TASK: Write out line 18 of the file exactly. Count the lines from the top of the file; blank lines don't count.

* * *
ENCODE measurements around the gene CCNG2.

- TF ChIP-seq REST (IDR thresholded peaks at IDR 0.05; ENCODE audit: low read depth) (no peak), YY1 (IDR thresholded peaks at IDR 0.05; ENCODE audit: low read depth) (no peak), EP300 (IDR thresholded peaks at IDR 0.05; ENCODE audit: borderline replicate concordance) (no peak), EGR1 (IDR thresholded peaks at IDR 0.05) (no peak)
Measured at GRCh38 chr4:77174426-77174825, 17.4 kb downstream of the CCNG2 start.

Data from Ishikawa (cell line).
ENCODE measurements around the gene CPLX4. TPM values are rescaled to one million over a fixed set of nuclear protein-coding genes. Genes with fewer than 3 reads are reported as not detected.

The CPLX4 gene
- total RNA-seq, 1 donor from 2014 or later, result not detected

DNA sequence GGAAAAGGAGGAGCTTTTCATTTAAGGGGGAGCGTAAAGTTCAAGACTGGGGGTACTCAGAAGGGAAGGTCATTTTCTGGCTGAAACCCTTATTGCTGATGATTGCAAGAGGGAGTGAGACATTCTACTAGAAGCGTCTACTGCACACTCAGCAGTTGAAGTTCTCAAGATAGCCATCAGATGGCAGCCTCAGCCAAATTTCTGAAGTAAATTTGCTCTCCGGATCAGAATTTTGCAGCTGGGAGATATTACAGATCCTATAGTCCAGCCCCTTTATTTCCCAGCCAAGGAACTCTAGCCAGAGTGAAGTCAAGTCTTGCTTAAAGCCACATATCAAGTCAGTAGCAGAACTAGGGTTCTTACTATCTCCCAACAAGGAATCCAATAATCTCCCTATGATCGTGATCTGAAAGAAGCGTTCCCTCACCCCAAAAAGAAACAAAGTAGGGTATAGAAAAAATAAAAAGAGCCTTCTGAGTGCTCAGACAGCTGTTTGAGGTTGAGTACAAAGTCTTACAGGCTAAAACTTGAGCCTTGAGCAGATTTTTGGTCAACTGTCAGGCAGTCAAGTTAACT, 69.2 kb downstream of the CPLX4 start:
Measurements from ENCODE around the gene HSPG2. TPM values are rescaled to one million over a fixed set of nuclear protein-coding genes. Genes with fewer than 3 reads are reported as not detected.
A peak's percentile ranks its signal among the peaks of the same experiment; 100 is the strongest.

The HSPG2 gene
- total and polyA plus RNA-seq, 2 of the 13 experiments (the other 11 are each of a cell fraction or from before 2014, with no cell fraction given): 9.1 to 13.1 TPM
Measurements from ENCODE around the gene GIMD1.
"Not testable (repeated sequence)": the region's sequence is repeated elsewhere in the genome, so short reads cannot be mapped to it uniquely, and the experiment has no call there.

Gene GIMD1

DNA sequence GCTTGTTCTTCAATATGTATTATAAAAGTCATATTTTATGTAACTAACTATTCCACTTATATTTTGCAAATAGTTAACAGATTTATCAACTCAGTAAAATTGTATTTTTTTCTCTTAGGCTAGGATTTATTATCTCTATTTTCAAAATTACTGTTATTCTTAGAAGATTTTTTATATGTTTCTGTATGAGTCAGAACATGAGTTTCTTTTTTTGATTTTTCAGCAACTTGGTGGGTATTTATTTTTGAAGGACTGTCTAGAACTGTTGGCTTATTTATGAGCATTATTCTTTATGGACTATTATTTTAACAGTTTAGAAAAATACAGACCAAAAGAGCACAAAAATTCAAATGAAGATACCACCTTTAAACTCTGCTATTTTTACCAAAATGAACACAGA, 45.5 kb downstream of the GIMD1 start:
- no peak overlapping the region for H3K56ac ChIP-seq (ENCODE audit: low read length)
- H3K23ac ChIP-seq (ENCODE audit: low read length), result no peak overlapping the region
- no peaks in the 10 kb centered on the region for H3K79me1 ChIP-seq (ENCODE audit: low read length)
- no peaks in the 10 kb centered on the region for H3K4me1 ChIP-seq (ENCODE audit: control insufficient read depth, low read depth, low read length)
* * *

- H3K23ac ChIP-seq (ENCODE audit: low read length), result no peak overlapping the region